Coal seams can be set on fire by spontaneous combustion or contact with a mine fire or surface fire. A grass fire in a coal area can set dozens of coal seams on fire.[11] [12] Coal fires in China burn 120 million tons of coal a year, emitting 360 million metric tons of carbon dioxide. This amounts to 2–3% of the annual worldwide production of CO2 from fossil fuels, or as much as emitted from all the cars and light trucks in the United States. [13] [14]

In the United States, a trash fire was lit in a landfill located in an abandoned anthracite mine pit in a part of the coal region called Centralia, Pennsylvania, in 1962. It continues to burn underground, 44 years later.

Porcelanite is a name given to the reddish siltstone rock that caps many ridges and buttes in the Powder River Basin, Wyoming, and in western North Dakota. It resembles the coal-burning waste called "clinker" or volcanic "scoria."[15] Clinker is rock that has been fused by the natural burning of coal. In the case of Powder River Basin, approximately 27 to 54 billion metric tons of coal burned in the past three million years. [16] Wild coal fires in the area were reported by the Lewis and Clark expedition as well as explorers and settlers in the area. [17]

The Australian Burning Mountain was originally believed to be a volcano, but the smoke and ash comes from a coal fire that may have been burning for 5,000 years. [18]

World coal reserves

It has been estimated that, as of 1996, there is around one exagram (1 × 1015 kilograms) of total coal reserves accessible using current mining technology, approximately half of it being hard coal. The energy value of all the world's coal is well over 100,000 quadrillion British thermal units (Btu) (or 100 zettajoules).

Coal regions in the United States.

According to some estimates, there is enough coal to last for 300 years. This prediction, however, assumes no rise in population, and no increased use of coal to attempt to compensate for the depletion of natural gas and petroleum. In a 2003 study, Gregson Vaux took those factors into account and estimated that coal production in the United States could peak as early as 2046. The term "peak" does not mean that coal will disappear, but it defines the time after which coal production will begin to decline in quantity and energy content. The disappearance of coal is expected to occur much later, around the year 2267, assuming other factors do not change.[19]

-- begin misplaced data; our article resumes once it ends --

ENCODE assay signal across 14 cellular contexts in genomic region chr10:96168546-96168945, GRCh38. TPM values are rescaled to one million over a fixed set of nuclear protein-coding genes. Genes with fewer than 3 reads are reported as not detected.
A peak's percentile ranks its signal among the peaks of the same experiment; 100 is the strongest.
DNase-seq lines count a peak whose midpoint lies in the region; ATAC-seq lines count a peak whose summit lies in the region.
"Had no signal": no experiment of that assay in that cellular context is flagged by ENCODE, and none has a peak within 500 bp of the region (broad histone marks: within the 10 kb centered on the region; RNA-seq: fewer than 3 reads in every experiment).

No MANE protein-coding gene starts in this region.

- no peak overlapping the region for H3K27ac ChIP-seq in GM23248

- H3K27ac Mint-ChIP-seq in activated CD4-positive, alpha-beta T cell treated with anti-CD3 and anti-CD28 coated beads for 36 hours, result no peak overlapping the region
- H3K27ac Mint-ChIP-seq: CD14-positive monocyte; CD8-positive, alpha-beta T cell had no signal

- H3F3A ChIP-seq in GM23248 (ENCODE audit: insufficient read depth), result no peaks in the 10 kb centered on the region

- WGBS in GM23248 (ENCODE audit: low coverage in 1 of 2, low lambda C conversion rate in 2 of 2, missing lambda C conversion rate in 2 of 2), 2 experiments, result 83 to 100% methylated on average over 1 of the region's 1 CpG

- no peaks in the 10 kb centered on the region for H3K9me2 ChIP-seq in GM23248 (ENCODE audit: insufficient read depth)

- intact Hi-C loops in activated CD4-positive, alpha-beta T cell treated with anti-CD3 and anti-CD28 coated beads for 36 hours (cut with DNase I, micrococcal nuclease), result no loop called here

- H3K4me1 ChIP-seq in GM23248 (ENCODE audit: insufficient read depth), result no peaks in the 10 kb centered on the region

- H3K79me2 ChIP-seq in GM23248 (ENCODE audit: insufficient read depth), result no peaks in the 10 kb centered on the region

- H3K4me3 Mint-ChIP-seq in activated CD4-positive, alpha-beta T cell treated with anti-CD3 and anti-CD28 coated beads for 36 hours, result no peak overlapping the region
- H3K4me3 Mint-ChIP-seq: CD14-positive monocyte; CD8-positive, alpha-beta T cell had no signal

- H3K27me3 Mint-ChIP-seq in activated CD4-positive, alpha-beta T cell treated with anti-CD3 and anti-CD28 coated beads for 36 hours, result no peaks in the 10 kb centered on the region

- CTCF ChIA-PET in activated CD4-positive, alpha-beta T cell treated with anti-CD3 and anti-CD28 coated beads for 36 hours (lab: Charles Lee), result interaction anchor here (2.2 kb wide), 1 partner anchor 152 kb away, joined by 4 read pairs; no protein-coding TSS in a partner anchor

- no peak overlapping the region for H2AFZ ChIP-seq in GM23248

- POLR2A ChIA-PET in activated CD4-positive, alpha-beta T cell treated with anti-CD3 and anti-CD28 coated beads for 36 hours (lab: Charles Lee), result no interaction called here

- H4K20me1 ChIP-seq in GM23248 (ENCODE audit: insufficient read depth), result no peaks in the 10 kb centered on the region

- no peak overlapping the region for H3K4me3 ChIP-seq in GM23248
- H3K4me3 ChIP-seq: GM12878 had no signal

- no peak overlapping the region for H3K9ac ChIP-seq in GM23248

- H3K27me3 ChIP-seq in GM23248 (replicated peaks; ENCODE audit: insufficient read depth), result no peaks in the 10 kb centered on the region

In its International Energy Annual 2004 report (posted in July 2006), the Energy Information Administration of the U.S. Department of Energy estimated that the total recoverable coal was 276,100 million short tons in North America. The worldwide total was estimated at 997,506 million short tons. [20]


Notes=

  1. Energy Information Administration, Department of Energy Accessed on May 20, 2006.
  2. International Energy Outlook Accessed on September 9, 2005.
  3. Gasification Technology Accessed on June 8, 2006.
  4. Cleaner Coal Technology Programme, Technology Status Report 010: Coal Liquefaction Department of Trade and Industry (UK), October 1999.
  5. Oil from Coal—Free! The Karrick LTC Process Accessed on August 1, 2006.
  6. Diesel Fuel News: Ultra-clean fuels from coal liquefaction: China about to launch big projects Accessed on September 9, 2005.
  7. Welcome to Coal People Magazine Accessed on September 9, 2005.
  8. Coal Combustion: Nuclear Resource or Danger Accessed on August 1, 2006.
  9. Radioactive Elements in Coal and Fly Ash, USGS Factsheet FS-163-97 Accessed on August 1, 2006.
  10. Sino German Coal fire project Accessed on September 9, 2005.
  11. Committee on Resources-Index Accessed on September 9, 2005.
  12. Snapshots 2003—Wyoming BLM Extinguishes 57 Coal Seam Fires. Accessed on August 1, 2006.
  13. EHP 110-5, 2002: Forum Accessed on September 9, 2005.
  14. Overview about ITC's activities in China Accessed on September 9, 2005.
  15. North Dakota's Clinker Accessed on September 9, 2005.
  16. BLM Education - The High Plains: Land of Extremes Accessed on August 1, 2006.
  17. Pyrophoricity (spontaneous combustion) of Powder River Basin coals—considerations for coalbed methane development, Wyoming State Geological Survey Accessed on August 1, 2006.
  18. Burning Mountain Nature Reserve Accessed on September 9, 2005.
  19. The Peak in U.S. Coal Production Accessed on September 9, 2005.
  20. International Energy Annual 2004: Reserves, Energy Information Administration Accessed on August 1, 2006.

References

  • Dublin, Thomas and Walter Licht. (2005) The Face of Decline: The Pennsylvania Anthracite Region in the Twentieth Century. Cornell University Press. ISBN 0801484731.
  • Rottenberg, Dan. 2003 In the Kingdom of Coal; An American Family and the Rock That Changed the World. Routledge ISBN 0415935229.
  • Williams, Robert H. and Eric D. Larson. A comparison of direct and indirect liquefaction technologies for making fluid fuels from coal. Energy for Sustainable Development VII (December 2003): 103-129 [1]. Retrieved April 1, 2008.


External links

All links retrieved May 29, 2013.